5275 NW Nichwara Court
Portland, Oregon 97229
Next to the Portland Farmer's Market in the South Park blocks, Upstairs!!
* December 22nd 8-4pm
5275 NW Nichwara Court
Portland, Oregon 97229
Posted by Beck at 11:33 PM
Posted by Beck at 9:00 PM
1. When did you learn to sew? Was it something you taught yourself or do you come from a family of sewing enthusiasts?
Well ever since elementary I was inspired by fashion shows and catalogues I'd see, I even drew up my own catalogues too. But creativity definitely runs in the family. Both my grandpas were artists (one a carpenter, the other painter/model builder) and my grandma could knit up anything, then my mother can draw, crochet AND do jewellery so it's definitely in my blood. At the age of 15 I made my own lap quilt at church. Then one day I got married and my husband decided to take sewing machine shopping! Since then I've been teaching myself to sew more detailed items ever since.
2. What was the craziest experience you've had with your sewing machine? I find I'm in a total love hate relationship with mine so I have to ask!
Whew, where to begin right? Um probably the time when I got my first machine and I was in the middle of stitching up a thick item. Then out of nowhere the pressure foot just falls off the machine completely and I almost stitch over my own finger! Fortunately we brought the machine back and all is well with my new machine.
3. What do you find influences your designs?
Nature a lot of the time and the vintage eras. I love being outside and seeing the beauty of the world around me so most of my bags have nature themes or a twist of retro in the shape of blossoms, trees, leaves or even animals. I really love retro mixed with modern, it pretty much describes my whole style.
4. How did you get started and how did you know you "found" your place in the craft world?
Well after I received my new sewing machine I got busy making pillows, table runners and other house hold items for around the house. My mother-in-law would come over and love what she saw and wanted me to make her things like pillows. Then I made some sleep masks, Christmas stockings, aprons, etc and I would send pictures to my mother who lives in Canada. She also loved what she saw and wanted to purchase items from me for peoples Christmas presents. I was like, wow does it really look that good to sell? Lol, nothing like family support. From there I did my first craft show and then found good Ol' Etsy.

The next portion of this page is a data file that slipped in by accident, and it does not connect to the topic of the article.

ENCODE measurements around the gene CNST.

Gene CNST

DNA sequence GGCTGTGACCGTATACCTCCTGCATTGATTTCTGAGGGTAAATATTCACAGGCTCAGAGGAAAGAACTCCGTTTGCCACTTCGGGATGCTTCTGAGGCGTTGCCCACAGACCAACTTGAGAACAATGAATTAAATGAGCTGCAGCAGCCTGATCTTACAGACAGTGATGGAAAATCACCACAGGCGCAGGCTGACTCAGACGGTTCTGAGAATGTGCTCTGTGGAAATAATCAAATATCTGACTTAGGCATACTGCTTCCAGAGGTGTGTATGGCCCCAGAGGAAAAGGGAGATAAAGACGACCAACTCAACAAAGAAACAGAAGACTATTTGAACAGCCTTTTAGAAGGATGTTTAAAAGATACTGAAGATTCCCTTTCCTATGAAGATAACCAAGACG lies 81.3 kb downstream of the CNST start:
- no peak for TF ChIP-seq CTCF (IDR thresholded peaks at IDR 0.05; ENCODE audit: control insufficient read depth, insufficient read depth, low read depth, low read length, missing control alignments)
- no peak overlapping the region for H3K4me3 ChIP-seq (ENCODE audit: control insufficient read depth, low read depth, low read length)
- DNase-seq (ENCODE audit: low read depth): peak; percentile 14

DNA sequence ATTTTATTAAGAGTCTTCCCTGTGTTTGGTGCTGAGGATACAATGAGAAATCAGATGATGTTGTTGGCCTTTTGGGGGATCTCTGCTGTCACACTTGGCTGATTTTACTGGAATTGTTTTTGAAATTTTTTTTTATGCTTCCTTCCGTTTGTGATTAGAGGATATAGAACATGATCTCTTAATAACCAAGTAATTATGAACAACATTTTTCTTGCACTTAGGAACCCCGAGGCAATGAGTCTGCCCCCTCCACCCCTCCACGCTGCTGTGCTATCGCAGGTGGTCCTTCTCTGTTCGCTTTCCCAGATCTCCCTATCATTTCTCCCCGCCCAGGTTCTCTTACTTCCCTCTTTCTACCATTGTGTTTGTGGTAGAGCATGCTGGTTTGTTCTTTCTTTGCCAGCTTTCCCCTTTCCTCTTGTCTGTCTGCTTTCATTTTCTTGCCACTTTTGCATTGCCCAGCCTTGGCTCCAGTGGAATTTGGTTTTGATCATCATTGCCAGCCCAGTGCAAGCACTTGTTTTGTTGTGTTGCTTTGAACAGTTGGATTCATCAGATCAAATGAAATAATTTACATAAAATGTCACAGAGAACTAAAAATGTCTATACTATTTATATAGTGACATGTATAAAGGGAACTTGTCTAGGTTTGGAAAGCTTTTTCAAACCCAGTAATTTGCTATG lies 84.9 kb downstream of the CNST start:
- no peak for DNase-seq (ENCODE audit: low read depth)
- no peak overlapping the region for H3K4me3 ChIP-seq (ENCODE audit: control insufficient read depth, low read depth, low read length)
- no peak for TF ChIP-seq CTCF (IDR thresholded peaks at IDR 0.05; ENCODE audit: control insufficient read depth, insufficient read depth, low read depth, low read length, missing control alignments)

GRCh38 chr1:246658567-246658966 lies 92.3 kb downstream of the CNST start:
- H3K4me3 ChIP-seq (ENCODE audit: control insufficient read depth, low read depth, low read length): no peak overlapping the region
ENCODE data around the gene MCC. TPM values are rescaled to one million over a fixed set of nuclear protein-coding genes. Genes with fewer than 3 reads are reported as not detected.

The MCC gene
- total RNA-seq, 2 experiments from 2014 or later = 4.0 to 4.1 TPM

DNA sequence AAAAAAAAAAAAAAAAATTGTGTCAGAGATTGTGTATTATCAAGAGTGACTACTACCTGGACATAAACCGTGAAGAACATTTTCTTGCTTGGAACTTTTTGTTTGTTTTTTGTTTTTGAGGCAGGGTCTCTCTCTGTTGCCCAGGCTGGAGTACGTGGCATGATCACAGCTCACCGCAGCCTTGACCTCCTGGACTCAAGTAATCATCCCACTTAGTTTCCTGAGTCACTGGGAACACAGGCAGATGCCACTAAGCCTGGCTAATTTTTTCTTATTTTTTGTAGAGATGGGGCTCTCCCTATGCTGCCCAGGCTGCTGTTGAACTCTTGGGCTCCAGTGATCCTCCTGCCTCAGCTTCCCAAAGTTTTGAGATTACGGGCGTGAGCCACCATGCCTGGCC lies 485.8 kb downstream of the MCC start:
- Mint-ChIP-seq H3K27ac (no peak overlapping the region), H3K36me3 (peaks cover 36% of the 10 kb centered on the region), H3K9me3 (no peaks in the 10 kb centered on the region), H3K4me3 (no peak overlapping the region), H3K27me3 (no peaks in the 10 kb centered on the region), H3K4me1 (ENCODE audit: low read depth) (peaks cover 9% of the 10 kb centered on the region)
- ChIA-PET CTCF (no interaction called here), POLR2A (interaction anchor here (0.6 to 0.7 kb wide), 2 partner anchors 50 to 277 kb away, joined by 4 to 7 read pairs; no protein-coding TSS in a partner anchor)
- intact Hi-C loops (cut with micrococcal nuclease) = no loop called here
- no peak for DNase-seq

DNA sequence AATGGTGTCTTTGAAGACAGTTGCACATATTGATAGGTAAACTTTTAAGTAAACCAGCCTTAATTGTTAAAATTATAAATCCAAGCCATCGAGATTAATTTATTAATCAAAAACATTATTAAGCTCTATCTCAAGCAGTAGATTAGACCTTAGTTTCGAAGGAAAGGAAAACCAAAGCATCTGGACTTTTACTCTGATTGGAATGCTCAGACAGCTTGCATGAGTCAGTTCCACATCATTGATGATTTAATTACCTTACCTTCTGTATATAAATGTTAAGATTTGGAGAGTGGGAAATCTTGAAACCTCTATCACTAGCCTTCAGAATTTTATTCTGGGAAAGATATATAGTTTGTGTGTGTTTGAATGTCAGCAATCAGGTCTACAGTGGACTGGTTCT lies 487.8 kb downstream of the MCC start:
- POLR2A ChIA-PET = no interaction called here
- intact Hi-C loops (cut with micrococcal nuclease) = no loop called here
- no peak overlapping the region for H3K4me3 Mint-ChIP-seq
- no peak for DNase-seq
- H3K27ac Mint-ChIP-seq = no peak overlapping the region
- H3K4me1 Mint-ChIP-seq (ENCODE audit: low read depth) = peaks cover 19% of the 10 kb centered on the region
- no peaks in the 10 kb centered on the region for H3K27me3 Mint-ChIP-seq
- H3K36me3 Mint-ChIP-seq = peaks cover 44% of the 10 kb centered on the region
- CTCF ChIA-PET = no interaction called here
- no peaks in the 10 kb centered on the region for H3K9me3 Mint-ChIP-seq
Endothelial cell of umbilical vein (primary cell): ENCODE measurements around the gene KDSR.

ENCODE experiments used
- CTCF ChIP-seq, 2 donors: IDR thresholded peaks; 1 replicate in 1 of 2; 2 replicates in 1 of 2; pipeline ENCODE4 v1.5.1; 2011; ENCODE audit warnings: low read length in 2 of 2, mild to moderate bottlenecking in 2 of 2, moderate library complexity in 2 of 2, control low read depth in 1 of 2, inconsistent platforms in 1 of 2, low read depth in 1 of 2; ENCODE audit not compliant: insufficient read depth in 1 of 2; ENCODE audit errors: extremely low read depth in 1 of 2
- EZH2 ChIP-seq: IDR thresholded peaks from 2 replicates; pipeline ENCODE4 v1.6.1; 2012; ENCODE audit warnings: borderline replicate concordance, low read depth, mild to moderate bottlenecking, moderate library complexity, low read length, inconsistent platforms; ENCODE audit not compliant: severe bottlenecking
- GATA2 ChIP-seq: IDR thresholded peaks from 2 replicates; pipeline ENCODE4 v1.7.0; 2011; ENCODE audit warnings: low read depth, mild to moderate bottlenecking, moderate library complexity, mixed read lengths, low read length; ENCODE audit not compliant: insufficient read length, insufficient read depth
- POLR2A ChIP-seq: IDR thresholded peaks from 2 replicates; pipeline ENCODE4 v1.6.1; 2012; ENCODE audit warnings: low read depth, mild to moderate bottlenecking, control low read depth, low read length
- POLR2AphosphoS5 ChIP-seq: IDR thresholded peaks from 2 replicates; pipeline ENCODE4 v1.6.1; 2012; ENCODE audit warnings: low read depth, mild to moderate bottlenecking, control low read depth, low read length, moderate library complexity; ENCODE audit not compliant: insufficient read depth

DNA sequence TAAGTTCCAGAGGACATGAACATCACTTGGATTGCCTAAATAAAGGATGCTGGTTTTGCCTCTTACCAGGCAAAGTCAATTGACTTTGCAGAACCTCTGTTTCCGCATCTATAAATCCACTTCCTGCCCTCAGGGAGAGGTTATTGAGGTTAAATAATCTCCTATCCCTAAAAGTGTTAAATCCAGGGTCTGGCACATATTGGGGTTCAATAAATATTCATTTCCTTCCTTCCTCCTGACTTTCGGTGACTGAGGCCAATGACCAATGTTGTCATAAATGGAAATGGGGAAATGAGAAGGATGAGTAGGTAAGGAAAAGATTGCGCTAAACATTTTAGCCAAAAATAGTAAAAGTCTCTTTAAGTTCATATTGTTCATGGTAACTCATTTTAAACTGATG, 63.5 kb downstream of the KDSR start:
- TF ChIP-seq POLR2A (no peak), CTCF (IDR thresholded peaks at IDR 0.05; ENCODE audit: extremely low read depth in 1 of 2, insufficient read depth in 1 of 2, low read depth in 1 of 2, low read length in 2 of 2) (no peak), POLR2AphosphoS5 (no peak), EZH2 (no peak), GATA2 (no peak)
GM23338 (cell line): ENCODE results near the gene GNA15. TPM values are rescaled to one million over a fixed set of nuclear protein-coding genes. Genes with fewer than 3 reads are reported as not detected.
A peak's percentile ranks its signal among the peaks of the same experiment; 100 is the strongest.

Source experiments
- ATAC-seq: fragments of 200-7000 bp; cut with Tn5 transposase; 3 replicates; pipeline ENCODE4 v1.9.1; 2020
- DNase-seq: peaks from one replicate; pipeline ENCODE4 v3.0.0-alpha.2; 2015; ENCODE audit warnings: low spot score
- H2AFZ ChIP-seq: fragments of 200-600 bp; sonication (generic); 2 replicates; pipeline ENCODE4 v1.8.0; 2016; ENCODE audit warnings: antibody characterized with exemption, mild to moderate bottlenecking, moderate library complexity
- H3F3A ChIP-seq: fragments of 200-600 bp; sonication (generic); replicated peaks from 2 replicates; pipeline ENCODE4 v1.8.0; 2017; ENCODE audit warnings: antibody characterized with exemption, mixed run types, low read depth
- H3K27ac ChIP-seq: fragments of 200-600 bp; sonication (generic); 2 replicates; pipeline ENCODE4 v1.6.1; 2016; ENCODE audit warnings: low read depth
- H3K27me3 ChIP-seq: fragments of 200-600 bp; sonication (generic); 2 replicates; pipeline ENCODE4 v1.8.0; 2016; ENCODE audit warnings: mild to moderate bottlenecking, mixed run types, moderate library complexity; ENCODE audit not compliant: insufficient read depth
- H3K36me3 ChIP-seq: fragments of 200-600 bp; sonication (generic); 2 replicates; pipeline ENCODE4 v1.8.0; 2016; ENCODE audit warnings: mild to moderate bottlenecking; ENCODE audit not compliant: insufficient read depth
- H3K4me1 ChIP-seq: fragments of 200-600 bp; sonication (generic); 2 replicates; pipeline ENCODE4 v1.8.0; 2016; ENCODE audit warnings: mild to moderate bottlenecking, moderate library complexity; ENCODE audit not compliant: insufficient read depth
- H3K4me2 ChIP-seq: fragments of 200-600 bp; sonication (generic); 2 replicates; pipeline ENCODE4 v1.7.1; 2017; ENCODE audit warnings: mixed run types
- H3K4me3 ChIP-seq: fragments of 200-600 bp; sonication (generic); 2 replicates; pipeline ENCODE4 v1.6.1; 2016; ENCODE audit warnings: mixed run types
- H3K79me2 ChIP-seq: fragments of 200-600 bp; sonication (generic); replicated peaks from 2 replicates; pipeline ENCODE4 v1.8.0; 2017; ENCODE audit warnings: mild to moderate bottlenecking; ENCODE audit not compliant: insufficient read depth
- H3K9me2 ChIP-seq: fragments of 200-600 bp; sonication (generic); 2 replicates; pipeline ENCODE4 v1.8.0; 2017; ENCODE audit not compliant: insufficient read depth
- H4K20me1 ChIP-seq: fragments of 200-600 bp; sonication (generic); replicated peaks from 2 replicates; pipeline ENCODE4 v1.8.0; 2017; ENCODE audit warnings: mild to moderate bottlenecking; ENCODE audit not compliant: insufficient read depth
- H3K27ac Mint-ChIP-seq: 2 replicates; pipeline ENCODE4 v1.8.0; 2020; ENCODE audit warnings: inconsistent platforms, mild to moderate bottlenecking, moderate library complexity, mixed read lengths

5. Do you get lost in a fabric store for hours?
If only my husband would let me! But I usually go into a craft store with not really a specific fabric or item in mind to buy. I like to see and feel the variety and find the one fabric that stands out from the crowd. I look for unique and bold prints usually.
6. Where can people find your stylish bags and crafty like goodness?
Posted by Beck at 7:00 PM
Support Handmade artisans this Holiday season!! Take the pledge!
Why buy handmade?
Buying Handmade makes for better gift-giving.
The giver of a handmade gift has avoided the parking lots and long lines of the big chain stores in favor of something more meaningful. If the giver has purchased the gift, s/he feels the satisfaction of supporting an artist or crafter directly. The recipient of the handmade gift receives something that is one-of-a-kind, and made with care and attention that can be seen and touched. It is the result of skill and craftsmanship that is absent in the world of large-scale manufacturing.
Buying handmade is better for people.
The ascendancy of chain store culture and global manufacturing has left us dressing, furnishing, and decorating alike. We are encouraged to be consumers, not producers, of our own culture. Our ties to the local and human sources of our goods have been lost. Buying handmade helps us reconnect.
Buying handmade is better for the environment.
The accumulating environmental effects of mass production are a major cause of global warming and the poisoning of our air, water and soil. Every item you make or purchase from a small-scale independent artist or crafter strikes a small blow to the forces of mass production.
So um yeah, buy handmade!!
Still not convinced? Watch this fun video;
Posted by Beck at 11:10 PM
A silly short video to give all a feel for the atmosphere of the show!!
Posted by Beck at 8:45 PM
Poetic Purl's Gorgeous Array Of Jewelry
Oh and then there was Little Daisy Chains (that's me)!!
Posted by Beck at 6:43 PM
Sometimes I've never met the Portland Made artist, sometimes I don't even have some silly random story about how I came to find out about their wonderful universe, but in every single instance I do see something that says, "look at me, I'm amazing!" and that was definitely the case when I tripped upon John Ryan Brubaker of Pixelgrain.
I must say I felt a little nervous asking this time around but after talking with Ryan that was all set aside and I got to know an amazing photographer, yay!
Well thanks! The glazed prints on plywood that I've been making lately were a direct result of my poverty. I had an opportunity to hang a show but couldn't afford to frame 20 prints at the time, so I started trying out other options for presenting photos. In the end the best deal and the most fun was to cut plywood down to size and add some acrylic and a bit of paint-on glaze. I've come to really appreciate the process now because I get to make a huge mess and play with wood and paint and power-saws. Photography can be a very sterile process, but I'm just not a sterile person. As for the result, I like that each piece is a bit different and that you can see the imperfections and a bit of a human touch.
Posted by Beck at 11:08 PM
Posted by Beck at 9:04 PM